Jonah chapter 3 raises a lot of questions for me. As I was translating this passage I found myself perplexed in the middle of verse 8. The first word was a verb, "let them cover". The second word was the plural noun "sackcloths". In Hebrew the word following the verb is typically the subject. So I read, "let sackcloths cover". The next word is usually the subject, and in this case it made sense, "men". "Let sackcloths cover the men." The next word was preceded by a conjunctive letter (and) showing either a second thought if it were a verb (for example "let sackcloths cover the men and let them fast) or a relation to "men" if it were a noun (for example ...men and women). The word was a noun, but not the noun I expected. The word was animals. If I understood the passage right, which I am never completely sure at this point, then the first phrase should be read "let sackcloths cover men and animals." I pondered this for a moment and decided to check the professional translations for confirmation. Sure enough, by edict of the king, both man and beast would wear sackcloth.
What a strange thing. Did the animals somehow participate in the sin of the people that they too should repent? This reminds me of the passage in Samuel when Saul is supposed to kill every animal in a city but instead he keeps some so he can "sacrifice them". God was displeased with this because he wanted the entire city destroyed including all the animals (1 Samuel 15:3). What did the animals do there? I am not sure if these passages are related conceptually or not. It appears that there was closer connection between one member of the community and the rest and this connection, on occasion, even extends to the livestock. At the end of chapter 4, the last sentance of the book in fact, God says, "Should I not look compassionately on Nineveh, the great city with one hundred and twenty thousand men (who do not know their right hand from their left) and many animals."
Enough with that, interesting as it is.
God is sometimes described as having a sense of humor, and I could see Jonah making a case. God appoints a plant to grow to give Jonah shade, and then he appoints a worm the next day to "destroy" the plant. This makes Jonah very angry.
I wonder if God is really trying to "teach us something" when things go wrong, or simply expose us. I always thought it a little simplistic (or at least monotonous) to ask "I wonder what God is trying to teach me in this situation." To its credit, this attitude has the humility to acknowledge it is not yet perfect. Nevertheless, I think this is our way of making God manageable and his ways comprehensible. "God, why did that jerk cut me off... maybe to teach me patience. God why did my wife leave me... perhaps to teach me to rely more on you." I don't think things are so simple in either case. When we answer the question "what is he trying to teach me" we are never really learning, but stating what we already know we should be doing. If you think he is trying to teach you patience it is because you already know you are impatient. Do we need to wait for said "lesson" to learn this. No, we knew it already, that is why God's cryptic way of "teaching" us seemed so clear in that instant. However, for more difficult and inexplicable matters I think we use the "teaching" defense because we cannot face the truth. It is easier, spiritually, to say that something terrible has happened to us because of some deficiency in ourselves. "My wife left me because I didn't rely on God enough. He is just trying to teach me." Other people blame the devil for everything bad that happens. I do not deny his involvement in such matters, but I think we let God off the hook too easily, to our own demise. God, as our all-powerful father, is responsible. Job, when he was hurting said, "if not God then who?" That is a good question, who can do these destructive things in our lives outside the watchful eye, outside the authority of God? No one. He is responsible. Does this let us off the hook (or the wife, in this case)? Of course not. But if we push God's involvement in our lives to the fringe we deny his power over all matters. And if we deny his power over all matters how can we ask him to rescue us? Who will justify us if not God? Maybe we are more comfortable with a God on the fringe who is only responsible for the good things that happen and never injustice, but that denies the truth of this world. In a world twisted by sin sometimes the righteous ways of God (for all his ways are righteous) will appear equally twisted, but only He can (and will) make things strait again. (Maybe this example would be easier if it were not so clear that the human element is to blame. But if the human element excludes God from the situation then he is only be responsible for destruction caused by thunderstorms and hail, and I need him more than that.)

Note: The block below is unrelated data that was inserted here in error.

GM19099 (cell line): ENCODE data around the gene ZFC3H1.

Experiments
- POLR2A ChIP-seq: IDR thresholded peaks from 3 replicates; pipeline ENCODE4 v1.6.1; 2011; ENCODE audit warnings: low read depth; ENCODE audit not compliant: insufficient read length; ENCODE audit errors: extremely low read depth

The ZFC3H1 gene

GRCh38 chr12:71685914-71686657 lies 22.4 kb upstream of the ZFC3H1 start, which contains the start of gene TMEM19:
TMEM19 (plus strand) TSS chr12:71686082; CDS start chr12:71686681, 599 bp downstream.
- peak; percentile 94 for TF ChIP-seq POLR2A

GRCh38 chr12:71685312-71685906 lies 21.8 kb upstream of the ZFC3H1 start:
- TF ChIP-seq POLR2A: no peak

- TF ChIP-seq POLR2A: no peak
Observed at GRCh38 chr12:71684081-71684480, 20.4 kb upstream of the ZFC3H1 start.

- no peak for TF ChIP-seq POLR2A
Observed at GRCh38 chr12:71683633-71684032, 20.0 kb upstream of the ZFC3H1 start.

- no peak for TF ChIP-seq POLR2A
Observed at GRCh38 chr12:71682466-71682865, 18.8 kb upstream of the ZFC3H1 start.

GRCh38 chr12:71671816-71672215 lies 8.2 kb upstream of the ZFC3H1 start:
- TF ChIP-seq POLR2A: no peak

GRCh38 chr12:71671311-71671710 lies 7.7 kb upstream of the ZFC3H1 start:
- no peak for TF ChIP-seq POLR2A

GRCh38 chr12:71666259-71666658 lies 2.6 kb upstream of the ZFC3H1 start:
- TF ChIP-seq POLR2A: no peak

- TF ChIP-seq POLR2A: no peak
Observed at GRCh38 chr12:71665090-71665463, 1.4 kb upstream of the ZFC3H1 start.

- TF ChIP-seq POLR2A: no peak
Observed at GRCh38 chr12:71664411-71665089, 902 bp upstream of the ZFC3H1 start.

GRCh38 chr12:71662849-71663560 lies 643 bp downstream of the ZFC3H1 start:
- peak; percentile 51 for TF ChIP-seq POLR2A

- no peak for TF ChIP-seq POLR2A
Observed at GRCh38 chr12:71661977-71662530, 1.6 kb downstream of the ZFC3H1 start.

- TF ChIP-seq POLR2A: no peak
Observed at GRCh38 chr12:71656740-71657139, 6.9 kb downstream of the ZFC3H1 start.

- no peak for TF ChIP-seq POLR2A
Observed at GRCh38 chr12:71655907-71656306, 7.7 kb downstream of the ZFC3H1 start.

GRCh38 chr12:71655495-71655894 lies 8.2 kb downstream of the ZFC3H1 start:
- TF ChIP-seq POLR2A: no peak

So what about Jonah? God killed the plant he caused to grow to give shade to Jonah. Maybe Jonah should blame the devil for the worm that destroyed the plant, I mean, would God really want to cause us discomfort? Yes, God appointed the worm. Why did God do this? Was it to teach Jonah compassion? Maybe. But Jonah already knew he should be compassionate. In very concise words (in the Hebrew, at least) he praises God's qualities. "Was this not why I left to flee to Tarshish? I knew you are a gracious God, compassionate, long suffering and great in loving kindness and forgiving evil." Jonah knew the Lord and he knew what was right. Was God teaching him here, or just exposing him? "Do you have the right to be angry about the plant?" "Yes I have the right, and I want to die." This is the same question God asked when Jonah was mad that fire did not reign down on the people earlier in chapter 4. Jonah was mad at God's compassion, he was mad at his discipline. Did Jonah learn his "lesson". The book does not say.